One of the most surprising parts of my trip was that I could probably count the number of western tourists I saw on one hand. While Tokyo isn’t too diverse, I don’t really get any special attention for being a foreigner. I found that in all three cities I went to at least one local was very excited to chat with me, which was great for my Japanese practice! That’s not to say there weren’t tourists. Most of my guesthouses were full of Japanese and Chinese families who appeared to be on road trips around Hokkaido. And I found the locals to be incredibly friendly. One woman even went so far as to follow me into a park toilet stall to make sure I knew how to use a Japanese-style toilet correctly (most parks are still equipped with old-school Japanese squat toilets). I also had a very drunk man attempt to help me with my Japanese studies…
Here and there I was able to read a bit about Hokkaido’s history and was reminded of how close Japan is to Russia, especially Hokkaido. There is an ongoing dispute as to the proper ownership of a group of four islands that stretch between Japan and Russia. The back and forth agreements and disputes date back to the early 1800’s but the current dispute regards the details of treaties signed post-WWII. If you’re interested, the wikipedia page is quite detailed!
On the other hand, I learned that many port cities in Hokkaido, like Otaru and Hakodate, have been significantly influenced by international communities. Hakodate, along with Yokohoma and Nagaski, were the first three Japanese ports to open up to international trade in 1859. An entire district in Hakodate, Motomachi, was a designated area for foreigners to live, which is immediately obvious as the prominent feature of the neighborhood is a giant Russian Orthodox Church.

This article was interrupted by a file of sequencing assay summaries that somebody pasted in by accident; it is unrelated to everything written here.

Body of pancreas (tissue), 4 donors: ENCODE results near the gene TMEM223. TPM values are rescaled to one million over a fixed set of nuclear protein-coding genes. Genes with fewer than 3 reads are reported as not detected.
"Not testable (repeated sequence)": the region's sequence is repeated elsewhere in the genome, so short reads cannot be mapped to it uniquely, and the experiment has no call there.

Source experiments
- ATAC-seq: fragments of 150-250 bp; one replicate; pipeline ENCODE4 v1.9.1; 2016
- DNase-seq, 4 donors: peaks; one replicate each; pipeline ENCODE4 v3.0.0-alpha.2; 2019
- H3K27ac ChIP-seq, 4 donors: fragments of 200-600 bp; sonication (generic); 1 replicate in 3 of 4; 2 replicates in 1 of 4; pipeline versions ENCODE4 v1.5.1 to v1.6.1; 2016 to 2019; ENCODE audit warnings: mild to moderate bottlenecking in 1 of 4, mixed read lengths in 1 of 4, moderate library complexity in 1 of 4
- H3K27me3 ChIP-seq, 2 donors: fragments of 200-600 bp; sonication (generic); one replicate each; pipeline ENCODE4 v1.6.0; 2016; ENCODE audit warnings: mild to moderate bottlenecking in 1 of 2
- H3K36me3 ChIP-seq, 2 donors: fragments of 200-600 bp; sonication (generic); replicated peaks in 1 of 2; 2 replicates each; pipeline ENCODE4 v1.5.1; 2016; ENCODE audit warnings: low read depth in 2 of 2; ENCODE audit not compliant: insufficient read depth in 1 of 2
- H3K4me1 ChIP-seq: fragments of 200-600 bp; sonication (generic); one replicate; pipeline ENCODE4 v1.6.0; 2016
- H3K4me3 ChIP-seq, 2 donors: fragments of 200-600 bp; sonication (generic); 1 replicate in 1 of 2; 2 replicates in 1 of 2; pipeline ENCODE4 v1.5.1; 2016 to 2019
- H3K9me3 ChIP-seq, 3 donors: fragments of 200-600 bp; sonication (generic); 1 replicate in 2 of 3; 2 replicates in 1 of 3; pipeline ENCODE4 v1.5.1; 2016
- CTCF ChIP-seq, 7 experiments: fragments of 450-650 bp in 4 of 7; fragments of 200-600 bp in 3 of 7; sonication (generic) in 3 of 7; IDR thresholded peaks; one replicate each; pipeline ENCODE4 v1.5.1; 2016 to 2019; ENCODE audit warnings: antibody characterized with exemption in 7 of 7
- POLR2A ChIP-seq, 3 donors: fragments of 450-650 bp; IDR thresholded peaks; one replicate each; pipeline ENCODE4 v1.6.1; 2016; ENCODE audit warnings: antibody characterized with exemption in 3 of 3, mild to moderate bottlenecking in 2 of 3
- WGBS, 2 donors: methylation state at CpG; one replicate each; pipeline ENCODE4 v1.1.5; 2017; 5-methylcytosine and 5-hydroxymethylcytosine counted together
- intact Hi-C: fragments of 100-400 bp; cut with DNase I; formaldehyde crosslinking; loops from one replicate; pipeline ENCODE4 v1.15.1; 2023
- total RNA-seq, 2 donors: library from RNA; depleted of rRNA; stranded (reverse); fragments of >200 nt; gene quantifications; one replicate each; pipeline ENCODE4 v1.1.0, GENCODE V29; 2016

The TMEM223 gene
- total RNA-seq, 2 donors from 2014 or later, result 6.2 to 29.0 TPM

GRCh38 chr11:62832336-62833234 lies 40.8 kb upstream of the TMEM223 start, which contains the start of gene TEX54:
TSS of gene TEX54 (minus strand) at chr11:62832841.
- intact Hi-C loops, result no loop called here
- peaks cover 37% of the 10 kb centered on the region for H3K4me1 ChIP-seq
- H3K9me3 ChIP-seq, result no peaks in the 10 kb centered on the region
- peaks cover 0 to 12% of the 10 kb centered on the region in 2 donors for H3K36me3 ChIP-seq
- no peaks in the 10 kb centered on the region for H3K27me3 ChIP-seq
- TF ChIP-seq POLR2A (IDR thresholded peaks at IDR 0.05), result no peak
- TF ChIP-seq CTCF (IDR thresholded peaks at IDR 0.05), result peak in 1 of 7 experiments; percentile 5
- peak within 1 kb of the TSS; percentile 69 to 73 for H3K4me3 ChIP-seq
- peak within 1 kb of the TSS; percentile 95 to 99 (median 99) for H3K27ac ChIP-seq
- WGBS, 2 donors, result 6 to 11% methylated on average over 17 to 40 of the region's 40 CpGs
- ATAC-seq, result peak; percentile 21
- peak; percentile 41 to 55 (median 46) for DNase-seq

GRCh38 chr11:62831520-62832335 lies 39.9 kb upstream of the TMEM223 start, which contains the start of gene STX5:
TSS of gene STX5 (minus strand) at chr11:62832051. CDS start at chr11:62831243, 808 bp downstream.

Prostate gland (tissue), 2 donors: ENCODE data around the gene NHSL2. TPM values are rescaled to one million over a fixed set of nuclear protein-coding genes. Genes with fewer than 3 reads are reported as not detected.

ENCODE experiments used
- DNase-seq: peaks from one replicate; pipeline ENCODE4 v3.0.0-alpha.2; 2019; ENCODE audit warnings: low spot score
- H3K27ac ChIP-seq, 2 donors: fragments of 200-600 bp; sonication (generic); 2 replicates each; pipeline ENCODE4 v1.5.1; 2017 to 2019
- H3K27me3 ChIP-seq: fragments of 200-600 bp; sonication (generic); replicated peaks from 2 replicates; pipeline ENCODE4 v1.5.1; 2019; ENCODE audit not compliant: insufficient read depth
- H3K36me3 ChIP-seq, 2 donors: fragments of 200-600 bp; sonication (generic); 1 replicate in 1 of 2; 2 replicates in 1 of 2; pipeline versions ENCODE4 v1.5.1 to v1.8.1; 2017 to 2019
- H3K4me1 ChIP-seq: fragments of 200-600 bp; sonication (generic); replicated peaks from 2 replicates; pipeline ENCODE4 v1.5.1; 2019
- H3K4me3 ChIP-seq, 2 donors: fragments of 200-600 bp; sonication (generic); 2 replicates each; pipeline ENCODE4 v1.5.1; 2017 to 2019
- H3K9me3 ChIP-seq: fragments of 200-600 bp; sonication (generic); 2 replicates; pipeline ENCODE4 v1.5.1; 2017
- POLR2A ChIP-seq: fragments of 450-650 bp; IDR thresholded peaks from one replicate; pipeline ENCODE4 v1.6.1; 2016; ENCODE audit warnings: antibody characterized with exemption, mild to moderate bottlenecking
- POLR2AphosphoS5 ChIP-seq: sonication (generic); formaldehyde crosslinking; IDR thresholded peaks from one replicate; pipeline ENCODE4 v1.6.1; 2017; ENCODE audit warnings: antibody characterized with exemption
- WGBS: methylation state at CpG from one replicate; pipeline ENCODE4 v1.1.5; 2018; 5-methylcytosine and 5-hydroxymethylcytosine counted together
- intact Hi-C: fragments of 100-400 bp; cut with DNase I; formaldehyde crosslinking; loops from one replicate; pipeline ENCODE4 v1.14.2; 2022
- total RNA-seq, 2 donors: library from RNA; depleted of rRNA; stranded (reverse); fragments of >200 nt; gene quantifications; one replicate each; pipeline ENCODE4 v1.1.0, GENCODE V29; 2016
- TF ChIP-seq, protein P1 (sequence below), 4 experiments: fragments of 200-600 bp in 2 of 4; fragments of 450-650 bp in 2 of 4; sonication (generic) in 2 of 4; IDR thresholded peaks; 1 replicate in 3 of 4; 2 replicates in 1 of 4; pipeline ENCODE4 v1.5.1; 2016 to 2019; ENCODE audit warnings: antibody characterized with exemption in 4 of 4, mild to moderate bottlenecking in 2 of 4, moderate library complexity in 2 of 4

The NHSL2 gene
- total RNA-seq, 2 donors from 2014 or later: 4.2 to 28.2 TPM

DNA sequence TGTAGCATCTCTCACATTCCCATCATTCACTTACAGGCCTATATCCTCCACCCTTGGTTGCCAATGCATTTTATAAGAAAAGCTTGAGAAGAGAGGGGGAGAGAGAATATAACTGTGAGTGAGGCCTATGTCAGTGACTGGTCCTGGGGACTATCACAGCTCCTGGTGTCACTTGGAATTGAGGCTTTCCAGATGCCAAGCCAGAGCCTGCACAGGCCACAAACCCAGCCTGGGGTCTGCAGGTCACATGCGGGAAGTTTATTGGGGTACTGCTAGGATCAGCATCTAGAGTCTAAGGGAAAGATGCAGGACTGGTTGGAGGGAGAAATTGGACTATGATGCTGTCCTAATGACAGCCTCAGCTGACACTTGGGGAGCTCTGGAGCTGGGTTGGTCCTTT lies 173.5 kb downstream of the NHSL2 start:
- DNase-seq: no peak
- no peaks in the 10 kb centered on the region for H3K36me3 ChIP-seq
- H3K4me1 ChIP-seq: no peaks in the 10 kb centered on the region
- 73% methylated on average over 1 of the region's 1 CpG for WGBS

The best word I can think of to characterize Hakodate is weird. The architecture changes styles from street to street and building to building, restaurants and shops are flashy and at times over-the-top (a stark contrast to Japan’s generally simplistic style), and there seems to be a strange obsession with Christmas (I visited in August).
True to its reputation, I did have fantastic food (even without trying any seafood!). Hokkaido is home to many famous ramen varieties including miso ramen in Sapporo and shio (salt) ramen in Hakodate. Sapporo takes it one step further and incorporates the islands well-known corn and dairy into a butter corn ramen. My favorite was a spicy miso ramen from Ramen Republic, near Sapporo Station.